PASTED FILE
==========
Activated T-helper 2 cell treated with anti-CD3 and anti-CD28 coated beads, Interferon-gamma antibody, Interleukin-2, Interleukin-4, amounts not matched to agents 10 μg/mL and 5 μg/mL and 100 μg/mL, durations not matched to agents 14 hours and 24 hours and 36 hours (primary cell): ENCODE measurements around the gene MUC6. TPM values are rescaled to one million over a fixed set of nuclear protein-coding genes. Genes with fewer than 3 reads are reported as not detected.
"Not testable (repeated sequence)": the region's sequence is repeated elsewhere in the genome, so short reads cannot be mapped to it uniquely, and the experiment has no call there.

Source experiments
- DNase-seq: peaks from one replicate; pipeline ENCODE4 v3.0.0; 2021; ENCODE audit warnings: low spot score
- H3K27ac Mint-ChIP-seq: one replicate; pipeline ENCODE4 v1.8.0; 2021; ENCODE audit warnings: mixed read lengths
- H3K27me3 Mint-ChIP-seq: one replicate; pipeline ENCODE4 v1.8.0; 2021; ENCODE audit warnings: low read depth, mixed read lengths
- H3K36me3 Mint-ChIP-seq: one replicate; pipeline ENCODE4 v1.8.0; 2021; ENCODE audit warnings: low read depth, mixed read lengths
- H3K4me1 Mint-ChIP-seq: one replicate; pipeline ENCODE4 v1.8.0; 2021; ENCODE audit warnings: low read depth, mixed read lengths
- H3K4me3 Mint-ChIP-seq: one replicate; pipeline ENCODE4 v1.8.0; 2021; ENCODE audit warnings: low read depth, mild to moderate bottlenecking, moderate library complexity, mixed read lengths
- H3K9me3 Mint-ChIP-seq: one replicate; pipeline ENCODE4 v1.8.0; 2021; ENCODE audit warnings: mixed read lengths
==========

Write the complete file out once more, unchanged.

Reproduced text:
Activated T-helper 2 cell treated with anti-CD3 and anti-CD28 coated beads, Interferon-gamma antibody, Interleukin-2, Interleukin-4, amounts not matched to agents 10 μg/mL and 5 μg/mL and 100 μg/mL, durations not matched to agents 14 hours and 24 hours and 36 hours (primary cell): ENCODE measurements around the gene MUC6. TPM values are rescaled to one million over a fixed set of nuclear protein-coding genes. Genes with fewer than 3 reads are reported as not detected.
"Not testable (repeated sequence)": the region's sequence is repeated elsewhere in the genome, so short reads cannot be mapped to it uniquely, and the experiment has no call there.

Source experiments
- DNase-seq: peaks from one replicate; pipeline ENCODE4 v3.0.0; 2021; ENCODE audit warnings: low spot score
- H3K27ac Mint-ChIP-seq: one replicate; pipeline ENCODE4 v1.8.0; 2021; ENCODE audit warnings: mixed read lengths
- H3K27me3 Mint-ChIP-seq: one replicate; pipeline ENCODE4 v1.8.0; 2021; ENCODE audit warnings: low read depth, mixed read lengths
- H3K36me3 Mint-ChIP-seq: one replicate; pipeline ENCODE4 v1.8.0; 2021; ENCODE audit warnings: low read depth, mixed read lengths
- H3K4me1 Mint-ChIP-seq: one replicate; pipeline ENCODE4 v1.8.0; 2021; ENCODE audit warnings: low read depth, mixed read lengths
- H3K4me3 Mint-ChIP-seq: one replicate; pipeline ENCODE4 v1.8.0; 2021; ENCODE audit warnings: low read depth, mild to moderate bottlenecking, moderate library complexity, mixed read lengths
- H3K9me3 Mint-ChIP-seq: one replicate; pipeline ENCODE4 v1.8.0; 2021; ENCODE audit warnings: mixed read lengths